RR would not be good for lots of stuff from say the Port of LA.  But a simple frame for short quick fast big buck trains like the Reading Bee Line or SP Q trains might work might work for Wal-Mart, Amazon, USPS, UPS, FedEx.....

Short fast trains built like Lego blocks.

Just a dream....!

The TEXAS SPECIAL:  The REAL RED streak of the golden prairies!

Hi John, 

I don't recall Triple Crown running the Toledo-Cincinnati corridor.  However, CSX  briefly had the Xpressrailer service in the late 80's from Detroit-Atlanta using the Toledo-Cincinnati corridor enoute.  Fort Wayne was the main hub for Triple Crown where the TC trains from other points would connect.  The SB trains would then run from Fort Wayne-thru Cincinnati on to Atlanta and Jacksonville.

I honestly couldn't tell you what number of trailers would require a second engine, although, on one occasion,  when I rode the Triple Crown train to Toronto, we picked up a second engine at Windsor.

Appreciate your interest.

Jon Stachowicz

 

 

 

 

 

 

My buddy worked here in the Fort Wayne yard putting them together.  The max number of trailers with the Mark IV trailer I think was 75, when they went to the updated trailer with the separate bogey truck they went to max of 125, then later again the limit was 150. Engineers had said they pulled more like a passenger train with not much slack. They were quiet too, I used to work alongside the East Wayne yard in the '80s, and you would barely hear the RoadRailers go by..

I seem to remember a Road Railer Triple Crown yard on the outskirts of Sandusky, OH.   I used to see it from Ohio Rt 2 on my way to Catawba Island.  Our family had a Condo on the island and we would "vacation" there on the weekends.  Sadly, I never thought to take any pictures or video.   IIRC, it was a yard where the trains were made-up.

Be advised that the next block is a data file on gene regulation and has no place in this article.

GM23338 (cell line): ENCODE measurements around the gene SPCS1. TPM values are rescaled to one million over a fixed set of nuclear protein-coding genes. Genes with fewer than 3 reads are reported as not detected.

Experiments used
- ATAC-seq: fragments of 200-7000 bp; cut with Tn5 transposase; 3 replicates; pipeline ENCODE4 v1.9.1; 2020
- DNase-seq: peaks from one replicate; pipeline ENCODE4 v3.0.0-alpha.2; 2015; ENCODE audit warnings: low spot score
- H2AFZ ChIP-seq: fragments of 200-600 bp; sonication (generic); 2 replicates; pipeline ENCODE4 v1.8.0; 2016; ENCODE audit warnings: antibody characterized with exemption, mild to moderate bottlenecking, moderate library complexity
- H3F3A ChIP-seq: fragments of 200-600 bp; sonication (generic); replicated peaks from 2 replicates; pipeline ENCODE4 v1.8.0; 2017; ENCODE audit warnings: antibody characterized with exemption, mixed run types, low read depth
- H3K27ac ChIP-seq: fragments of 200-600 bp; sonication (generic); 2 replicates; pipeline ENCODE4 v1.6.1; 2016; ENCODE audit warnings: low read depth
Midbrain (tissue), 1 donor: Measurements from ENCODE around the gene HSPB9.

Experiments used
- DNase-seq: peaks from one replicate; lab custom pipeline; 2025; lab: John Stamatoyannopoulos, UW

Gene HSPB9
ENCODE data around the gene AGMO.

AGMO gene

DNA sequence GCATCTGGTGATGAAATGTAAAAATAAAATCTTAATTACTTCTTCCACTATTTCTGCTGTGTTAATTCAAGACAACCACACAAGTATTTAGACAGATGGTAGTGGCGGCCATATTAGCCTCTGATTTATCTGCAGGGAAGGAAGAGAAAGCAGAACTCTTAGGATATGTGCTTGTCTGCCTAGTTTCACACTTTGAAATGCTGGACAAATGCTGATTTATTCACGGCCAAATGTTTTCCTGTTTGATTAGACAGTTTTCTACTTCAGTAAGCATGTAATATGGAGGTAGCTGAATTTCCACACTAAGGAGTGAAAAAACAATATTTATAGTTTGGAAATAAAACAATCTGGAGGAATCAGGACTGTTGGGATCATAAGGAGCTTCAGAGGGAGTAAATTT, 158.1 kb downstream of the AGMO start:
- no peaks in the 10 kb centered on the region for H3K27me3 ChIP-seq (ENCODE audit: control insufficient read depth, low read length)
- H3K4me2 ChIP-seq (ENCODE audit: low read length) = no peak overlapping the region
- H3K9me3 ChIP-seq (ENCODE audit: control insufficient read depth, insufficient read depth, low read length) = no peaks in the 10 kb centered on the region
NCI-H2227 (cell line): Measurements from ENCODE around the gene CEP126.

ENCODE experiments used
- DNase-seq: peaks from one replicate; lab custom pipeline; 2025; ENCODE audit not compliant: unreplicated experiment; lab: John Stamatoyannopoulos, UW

Chief Bob (Retired)

PUFFRBELLY posted:

I seem to remember a Road Railer Triple Crown yard on the outskirts of Sandusky, OH.   I used to see it from Ohio Rt 2 on my way to Catawba Island.  Our family had a Condo on the island and we would "vacation" there on the weekends.  Sadly, I never thought to take any pictures or video.   IIRC, it was a yard where the trains were made-up.

Chief Bob (Retired)

Yes, the yard in Sandusky where you saw the Road Railers is the ex-PRR coal docks yard, which is still in use today.  Along with the coal traffic, it is also used for interchange between NS Chicago line and Bellevue.  

Until several years ago, there was a TC yard in Bethlehem, PA. I would often see the trains waiting for power next to the old Bethlehem Steel plant along the river.

On a related note, Weaver owned the TC tooling when they shut down. Does anyone know who ended up with that tooling? I know for a fact it is NOT Bowser.

 

Chris

LVHR

Good question on who got the Weaver tooling. The obvious choices would be Lionel or Atlas based on where other Weaver tooling went. Bowser has completely left O scale to my knowledge. Is there just one set of tooling? Did Bowser use the same set? Then on to Weaver and now MIA?

Since Atlas got the containers and has historically done a good deal of intermodal offerings, it would not be illogical to think they have it.

Keep in mind that this is a prototype that is fast disappearing, and never was that ubiquitious to start with, which could explain why we aren't seeing any new offerings from this tooling. No real demand, and a good supply out there. Whoever has them will probably just sit on them until one day when they come out of hiding.